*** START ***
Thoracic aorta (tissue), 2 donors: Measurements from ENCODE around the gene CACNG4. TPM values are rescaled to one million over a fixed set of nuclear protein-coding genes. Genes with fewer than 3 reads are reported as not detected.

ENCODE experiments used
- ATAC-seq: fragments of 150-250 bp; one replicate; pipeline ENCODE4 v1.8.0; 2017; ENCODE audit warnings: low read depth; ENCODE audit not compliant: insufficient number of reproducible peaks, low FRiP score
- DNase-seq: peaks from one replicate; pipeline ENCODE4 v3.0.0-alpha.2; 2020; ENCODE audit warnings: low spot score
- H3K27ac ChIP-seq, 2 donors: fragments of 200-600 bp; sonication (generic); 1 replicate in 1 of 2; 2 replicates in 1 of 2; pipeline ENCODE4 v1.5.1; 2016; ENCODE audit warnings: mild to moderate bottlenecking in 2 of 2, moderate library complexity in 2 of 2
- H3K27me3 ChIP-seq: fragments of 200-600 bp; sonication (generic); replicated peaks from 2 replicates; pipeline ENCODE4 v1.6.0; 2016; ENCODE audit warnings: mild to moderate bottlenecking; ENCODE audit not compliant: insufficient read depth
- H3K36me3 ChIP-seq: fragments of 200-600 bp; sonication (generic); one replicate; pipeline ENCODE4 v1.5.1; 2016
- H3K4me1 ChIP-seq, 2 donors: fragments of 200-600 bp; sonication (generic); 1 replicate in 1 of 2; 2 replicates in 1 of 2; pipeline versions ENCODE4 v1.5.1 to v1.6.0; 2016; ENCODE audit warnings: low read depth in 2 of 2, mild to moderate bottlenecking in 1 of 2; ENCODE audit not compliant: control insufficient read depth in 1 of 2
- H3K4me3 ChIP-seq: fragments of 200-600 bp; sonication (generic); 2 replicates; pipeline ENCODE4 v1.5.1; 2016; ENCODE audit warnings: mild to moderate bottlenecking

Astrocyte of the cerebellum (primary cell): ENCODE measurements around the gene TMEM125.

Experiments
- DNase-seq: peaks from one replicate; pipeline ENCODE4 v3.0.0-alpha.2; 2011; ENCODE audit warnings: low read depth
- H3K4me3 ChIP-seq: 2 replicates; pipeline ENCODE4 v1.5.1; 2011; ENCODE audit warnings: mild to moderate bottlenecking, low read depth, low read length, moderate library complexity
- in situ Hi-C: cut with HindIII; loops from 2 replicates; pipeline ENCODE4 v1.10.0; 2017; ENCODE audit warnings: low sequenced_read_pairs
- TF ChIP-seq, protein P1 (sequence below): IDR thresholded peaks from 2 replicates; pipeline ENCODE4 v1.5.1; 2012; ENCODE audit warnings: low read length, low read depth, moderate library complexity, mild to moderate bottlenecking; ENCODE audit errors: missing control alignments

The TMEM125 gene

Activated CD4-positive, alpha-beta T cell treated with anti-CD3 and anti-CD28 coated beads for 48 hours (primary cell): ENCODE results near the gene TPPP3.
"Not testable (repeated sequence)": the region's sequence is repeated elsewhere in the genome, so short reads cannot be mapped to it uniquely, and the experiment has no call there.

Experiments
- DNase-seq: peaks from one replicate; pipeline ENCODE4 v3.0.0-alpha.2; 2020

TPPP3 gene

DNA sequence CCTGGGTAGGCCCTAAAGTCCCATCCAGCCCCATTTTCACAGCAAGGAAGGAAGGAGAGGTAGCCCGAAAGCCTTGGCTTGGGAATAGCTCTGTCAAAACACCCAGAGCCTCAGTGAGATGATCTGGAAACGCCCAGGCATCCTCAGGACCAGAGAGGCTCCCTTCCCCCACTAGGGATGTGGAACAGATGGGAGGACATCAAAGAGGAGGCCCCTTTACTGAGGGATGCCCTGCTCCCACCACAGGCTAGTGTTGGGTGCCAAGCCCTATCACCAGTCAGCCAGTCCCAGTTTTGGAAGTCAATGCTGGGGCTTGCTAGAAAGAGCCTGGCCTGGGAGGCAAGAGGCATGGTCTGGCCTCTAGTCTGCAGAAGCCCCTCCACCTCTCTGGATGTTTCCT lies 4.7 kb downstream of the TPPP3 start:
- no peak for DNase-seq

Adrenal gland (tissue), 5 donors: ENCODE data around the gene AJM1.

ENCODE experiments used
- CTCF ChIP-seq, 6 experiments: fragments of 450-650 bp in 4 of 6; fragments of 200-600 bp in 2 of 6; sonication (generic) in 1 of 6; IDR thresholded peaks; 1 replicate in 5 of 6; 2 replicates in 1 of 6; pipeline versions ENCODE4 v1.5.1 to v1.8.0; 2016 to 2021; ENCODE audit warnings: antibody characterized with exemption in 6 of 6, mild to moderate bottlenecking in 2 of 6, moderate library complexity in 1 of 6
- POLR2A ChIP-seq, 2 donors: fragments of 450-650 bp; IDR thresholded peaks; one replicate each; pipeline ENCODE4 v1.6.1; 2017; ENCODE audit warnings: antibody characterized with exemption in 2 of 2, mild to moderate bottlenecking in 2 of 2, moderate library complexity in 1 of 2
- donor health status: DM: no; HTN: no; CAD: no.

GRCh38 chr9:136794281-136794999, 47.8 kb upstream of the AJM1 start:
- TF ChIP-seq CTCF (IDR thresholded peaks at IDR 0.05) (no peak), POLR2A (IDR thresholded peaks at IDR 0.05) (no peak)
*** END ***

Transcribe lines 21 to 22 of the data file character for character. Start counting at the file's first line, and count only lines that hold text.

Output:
TPPP3 gene

DNA sequence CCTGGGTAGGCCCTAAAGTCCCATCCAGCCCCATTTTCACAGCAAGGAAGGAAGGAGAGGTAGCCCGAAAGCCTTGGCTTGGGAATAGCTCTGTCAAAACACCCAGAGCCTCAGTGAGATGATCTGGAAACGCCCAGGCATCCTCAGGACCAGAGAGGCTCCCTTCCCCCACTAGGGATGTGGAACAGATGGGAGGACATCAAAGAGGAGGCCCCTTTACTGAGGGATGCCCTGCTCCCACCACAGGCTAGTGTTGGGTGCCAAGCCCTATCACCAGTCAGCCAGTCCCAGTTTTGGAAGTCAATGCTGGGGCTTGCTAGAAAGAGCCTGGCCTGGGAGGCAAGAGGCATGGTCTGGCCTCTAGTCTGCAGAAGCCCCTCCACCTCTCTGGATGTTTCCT lies 4.7 kb downstream of the TPPP3 start: